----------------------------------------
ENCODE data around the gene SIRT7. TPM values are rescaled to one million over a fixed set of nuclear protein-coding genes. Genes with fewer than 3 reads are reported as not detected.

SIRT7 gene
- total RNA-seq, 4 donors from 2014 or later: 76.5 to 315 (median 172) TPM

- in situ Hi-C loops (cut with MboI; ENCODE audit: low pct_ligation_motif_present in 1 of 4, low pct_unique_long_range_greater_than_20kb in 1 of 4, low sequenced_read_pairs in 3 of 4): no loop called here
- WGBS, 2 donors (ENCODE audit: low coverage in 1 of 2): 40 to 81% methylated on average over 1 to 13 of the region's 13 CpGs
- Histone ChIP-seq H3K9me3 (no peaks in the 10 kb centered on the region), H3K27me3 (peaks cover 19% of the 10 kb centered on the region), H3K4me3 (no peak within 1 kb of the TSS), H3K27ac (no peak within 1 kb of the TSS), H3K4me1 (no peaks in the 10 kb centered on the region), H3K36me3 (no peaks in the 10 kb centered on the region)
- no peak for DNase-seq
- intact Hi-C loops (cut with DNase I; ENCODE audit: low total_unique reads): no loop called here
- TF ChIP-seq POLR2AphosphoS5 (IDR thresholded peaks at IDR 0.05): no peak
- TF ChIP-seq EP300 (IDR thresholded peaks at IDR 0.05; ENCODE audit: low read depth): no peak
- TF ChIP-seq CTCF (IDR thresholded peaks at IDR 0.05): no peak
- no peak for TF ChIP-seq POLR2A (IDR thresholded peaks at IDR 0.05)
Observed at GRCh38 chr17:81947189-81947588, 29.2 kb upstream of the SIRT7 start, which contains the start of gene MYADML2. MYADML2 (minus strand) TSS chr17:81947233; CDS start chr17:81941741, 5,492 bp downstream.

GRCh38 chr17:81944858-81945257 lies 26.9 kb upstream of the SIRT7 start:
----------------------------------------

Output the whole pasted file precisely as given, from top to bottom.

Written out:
ENCODE data around the gene SIRT7. TPM values are rescaled to one million over a fixed set of nuclear protein-coding genes. Genes with fewer than 3 reads are reported as not detected.

SIRT7 gene
- total RNA-seq, 4 donors from 2014 or later: 76.5 to 315 (median 172) TPM

- in situ Hi-C loops (cut with MboI; ENCODE audit: low pct_ligation_motif_present in 1 of 4, low pct_unique_long_range_greater_than_20kb in 1 of 4, low sequenced_read_pairs in 3 of 4): no loop called here
- WGBS, 2 donors (ENCODE audit: low coverage in 1 of 2): 40 to 81% methylated on average over 1 to 13 of the region's 13 CpGs
- Histone ChIP-seq H3K9me3 (no peaks in the 10 kb centered on the region), H3K27me3 (peaks cover 19% of the 10 kb centered on the region), H3K4me3 (no peak within 1 kb of the TSS), H3K27ac (no peak within 1 kb of the TSS), H3K4me1 (no peaks in the 10 kb centered on the region), H3K36me3 (no peaks in the 10 kb centered on the region)
- no peak for DNase-seq
- intact Hi-C loops (cut with DNase I; ENCODE audit: low total_unique reads): no loop called here
- TF ChIP-seq POLR2AphosphoS5 (IDR thresholded peaks at IDR 0.05): no peak
- TF ChIP-seq EP300 (IDR thresholded peaks at IDR 0.05; ENCODE audit: low read depth): no peak
- TF ChIP-seq CTCF (IDR thresholded peaks at IDR 0.05): no peak
- no peak for TF ChIP-seq POLR2A (IDR thresholded peaks at IDR 0.05)
Observed at GRCh38 chr17:81947189-81947588, 29.2 kb upstream of the SIRT7 start, which contains the start of gene MYADML2. MYADML2 (minus strand) TSS chr17:81947233; CDS start chr17:81941741, 5,492 bp downstream.

GRCh38 chr17:81944858-81945257 lies 26.9 kb upstream of the SIRT7 start: